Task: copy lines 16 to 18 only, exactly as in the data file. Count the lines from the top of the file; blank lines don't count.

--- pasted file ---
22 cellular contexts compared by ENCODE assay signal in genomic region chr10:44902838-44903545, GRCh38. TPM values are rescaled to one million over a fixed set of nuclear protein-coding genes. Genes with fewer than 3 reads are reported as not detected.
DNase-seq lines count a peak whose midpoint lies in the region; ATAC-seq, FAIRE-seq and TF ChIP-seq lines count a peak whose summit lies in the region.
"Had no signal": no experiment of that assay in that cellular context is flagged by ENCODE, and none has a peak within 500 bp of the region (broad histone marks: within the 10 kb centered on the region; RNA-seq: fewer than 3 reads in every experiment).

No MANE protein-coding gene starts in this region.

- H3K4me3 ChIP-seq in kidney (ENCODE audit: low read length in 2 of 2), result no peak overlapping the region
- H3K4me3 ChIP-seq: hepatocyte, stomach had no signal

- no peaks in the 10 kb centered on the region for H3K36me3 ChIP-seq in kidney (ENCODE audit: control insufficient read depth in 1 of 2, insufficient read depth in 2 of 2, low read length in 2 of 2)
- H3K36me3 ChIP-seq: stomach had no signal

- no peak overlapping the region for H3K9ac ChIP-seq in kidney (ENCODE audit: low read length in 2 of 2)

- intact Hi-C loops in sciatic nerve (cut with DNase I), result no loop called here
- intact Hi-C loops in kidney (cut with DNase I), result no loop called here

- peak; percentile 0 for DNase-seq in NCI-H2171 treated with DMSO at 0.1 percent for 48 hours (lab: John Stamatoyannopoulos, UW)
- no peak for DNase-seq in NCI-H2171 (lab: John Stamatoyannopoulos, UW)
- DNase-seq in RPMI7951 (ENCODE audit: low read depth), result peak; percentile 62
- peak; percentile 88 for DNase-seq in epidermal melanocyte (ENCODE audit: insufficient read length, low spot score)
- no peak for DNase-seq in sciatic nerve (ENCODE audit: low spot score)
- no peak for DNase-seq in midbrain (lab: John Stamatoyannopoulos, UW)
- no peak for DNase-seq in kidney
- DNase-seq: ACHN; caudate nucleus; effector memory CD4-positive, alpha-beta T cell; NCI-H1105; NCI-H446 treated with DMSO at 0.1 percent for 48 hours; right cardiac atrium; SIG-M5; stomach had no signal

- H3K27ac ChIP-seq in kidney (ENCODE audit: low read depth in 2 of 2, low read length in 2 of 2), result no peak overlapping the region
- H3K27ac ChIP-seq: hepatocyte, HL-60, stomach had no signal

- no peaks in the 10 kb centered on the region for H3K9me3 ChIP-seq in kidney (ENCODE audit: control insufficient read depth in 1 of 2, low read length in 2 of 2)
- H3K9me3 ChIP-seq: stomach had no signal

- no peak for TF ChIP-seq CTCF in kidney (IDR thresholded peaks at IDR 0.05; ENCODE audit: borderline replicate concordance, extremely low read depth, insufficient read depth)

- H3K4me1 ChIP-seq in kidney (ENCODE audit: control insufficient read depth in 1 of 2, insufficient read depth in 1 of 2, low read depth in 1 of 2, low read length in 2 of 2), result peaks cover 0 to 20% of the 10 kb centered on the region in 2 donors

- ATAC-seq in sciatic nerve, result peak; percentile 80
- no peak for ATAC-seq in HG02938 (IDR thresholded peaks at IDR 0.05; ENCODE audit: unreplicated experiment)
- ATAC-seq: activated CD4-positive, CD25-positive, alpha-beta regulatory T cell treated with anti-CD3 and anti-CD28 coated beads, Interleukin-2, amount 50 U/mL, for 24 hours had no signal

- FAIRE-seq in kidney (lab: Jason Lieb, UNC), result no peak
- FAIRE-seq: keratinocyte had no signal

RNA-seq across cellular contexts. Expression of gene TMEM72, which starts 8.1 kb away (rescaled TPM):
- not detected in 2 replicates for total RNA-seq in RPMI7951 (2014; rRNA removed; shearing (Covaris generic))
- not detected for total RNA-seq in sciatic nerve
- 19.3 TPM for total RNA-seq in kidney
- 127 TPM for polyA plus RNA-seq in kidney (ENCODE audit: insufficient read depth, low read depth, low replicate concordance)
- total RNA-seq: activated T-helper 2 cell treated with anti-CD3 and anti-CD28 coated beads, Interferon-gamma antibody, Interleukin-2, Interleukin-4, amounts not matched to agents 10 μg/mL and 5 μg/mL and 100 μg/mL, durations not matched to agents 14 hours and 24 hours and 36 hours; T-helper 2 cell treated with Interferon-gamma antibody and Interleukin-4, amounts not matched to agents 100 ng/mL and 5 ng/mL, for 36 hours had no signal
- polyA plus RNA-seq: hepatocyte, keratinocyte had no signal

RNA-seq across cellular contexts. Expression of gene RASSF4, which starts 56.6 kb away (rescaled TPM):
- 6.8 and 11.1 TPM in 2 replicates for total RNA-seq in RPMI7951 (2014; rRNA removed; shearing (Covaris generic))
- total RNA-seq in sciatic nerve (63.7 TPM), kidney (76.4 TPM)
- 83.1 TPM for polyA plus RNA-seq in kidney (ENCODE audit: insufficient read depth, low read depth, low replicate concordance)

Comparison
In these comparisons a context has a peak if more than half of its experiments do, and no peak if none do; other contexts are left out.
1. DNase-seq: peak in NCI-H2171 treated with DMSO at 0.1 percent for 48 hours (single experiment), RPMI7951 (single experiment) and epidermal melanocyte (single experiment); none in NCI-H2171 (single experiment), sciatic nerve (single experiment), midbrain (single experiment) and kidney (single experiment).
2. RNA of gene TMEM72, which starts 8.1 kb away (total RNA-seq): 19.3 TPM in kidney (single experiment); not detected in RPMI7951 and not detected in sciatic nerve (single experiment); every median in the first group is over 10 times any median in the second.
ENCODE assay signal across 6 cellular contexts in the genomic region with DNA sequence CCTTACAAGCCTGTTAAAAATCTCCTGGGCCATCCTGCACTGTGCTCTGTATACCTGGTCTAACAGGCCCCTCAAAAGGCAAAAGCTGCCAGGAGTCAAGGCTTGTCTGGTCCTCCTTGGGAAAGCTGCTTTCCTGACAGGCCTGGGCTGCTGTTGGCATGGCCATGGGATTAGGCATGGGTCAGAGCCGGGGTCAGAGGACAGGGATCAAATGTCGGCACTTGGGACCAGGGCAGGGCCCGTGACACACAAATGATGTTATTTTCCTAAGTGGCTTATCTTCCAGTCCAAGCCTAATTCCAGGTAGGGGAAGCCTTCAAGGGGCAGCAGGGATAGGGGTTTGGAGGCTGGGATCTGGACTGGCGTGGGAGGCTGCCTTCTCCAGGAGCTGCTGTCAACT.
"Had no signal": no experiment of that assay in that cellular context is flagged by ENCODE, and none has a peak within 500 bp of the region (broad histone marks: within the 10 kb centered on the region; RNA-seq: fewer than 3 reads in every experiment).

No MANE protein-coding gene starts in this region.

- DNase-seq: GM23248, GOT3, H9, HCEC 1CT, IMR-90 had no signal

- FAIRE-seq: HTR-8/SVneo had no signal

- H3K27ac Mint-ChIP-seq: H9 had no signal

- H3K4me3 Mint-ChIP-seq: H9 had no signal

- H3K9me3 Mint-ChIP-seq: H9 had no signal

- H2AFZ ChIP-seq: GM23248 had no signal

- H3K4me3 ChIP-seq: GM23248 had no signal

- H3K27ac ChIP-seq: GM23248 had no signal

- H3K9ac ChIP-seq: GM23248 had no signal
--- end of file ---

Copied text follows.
- no peak for DNase-seq in sciatic nerve (ENCODE audit: low spot score)
- no peak for DNase-seq in midbrain (lab: John Stamatoyannopoulos, UW)
- no peak for DNase-seq in kidney